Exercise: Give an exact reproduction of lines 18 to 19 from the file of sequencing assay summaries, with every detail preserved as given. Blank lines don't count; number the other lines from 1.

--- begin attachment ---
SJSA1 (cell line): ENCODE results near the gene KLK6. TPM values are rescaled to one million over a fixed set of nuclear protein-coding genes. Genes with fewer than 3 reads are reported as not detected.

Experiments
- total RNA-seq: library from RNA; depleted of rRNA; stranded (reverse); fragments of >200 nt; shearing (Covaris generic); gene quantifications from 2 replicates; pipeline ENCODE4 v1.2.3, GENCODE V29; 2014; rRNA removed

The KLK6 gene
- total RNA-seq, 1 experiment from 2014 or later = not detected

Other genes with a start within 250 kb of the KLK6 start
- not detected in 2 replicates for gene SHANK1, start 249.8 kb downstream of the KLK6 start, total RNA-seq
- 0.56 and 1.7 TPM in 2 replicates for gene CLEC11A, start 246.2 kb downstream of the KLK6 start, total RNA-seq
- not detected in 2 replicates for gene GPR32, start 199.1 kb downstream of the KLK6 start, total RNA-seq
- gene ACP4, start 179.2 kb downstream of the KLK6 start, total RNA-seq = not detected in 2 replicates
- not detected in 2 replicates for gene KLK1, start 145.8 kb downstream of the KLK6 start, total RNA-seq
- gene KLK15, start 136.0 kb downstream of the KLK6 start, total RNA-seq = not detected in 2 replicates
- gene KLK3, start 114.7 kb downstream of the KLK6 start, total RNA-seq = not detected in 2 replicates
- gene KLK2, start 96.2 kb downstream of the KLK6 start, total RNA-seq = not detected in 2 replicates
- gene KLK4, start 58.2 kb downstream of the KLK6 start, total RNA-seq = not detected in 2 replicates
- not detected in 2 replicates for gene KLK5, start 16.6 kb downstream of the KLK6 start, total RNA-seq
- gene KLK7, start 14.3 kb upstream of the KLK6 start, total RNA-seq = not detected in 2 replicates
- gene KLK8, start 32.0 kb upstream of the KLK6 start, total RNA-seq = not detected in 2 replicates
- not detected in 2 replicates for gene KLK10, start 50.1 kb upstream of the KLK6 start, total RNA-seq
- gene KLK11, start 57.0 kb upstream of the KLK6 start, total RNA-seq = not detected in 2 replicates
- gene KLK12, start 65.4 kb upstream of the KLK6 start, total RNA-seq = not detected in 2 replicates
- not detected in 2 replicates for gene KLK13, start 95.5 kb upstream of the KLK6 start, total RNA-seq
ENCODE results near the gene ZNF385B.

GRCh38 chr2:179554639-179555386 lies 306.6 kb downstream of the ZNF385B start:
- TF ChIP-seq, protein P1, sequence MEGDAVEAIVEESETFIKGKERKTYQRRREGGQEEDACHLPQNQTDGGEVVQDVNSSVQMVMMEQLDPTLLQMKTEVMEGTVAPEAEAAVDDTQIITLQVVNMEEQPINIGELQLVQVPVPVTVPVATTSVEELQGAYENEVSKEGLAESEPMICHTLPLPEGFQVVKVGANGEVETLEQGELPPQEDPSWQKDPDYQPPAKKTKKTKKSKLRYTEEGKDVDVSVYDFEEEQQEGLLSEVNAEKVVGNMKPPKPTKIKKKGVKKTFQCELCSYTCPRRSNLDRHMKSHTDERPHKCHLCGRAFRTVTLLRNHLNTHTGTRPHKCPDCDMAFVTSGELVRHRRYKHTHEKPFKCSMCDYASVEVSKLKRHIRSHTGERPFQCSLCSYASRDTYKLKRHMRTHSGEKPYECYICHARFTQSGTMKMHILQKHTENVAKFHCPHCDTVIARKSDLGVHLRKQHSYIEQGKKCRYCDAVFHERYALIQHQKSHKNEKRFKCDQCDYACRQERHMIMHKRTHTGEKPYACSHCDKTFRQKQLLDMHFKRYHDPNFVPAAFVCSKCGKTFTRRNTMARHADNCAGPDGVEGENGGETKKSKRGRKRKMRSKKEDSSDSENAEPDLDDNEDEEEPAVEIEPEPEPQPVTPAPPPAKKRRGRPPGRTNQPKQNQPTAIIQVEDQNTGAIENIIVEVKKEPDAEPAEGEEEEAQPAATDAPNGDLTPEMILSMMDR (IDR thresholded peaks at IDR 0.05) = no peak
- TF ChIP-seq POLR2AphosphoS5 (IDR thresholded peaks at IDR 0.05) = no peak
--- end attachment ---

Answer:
- gene KLK8, start 32.0 kb upstream of the KLK6 start, total RNA-seq = not detected in 2 replicates
- not detected in 2 replicates for gene KLK10, start 50.1 kb upstream of the KLK6 start, total RNA-seq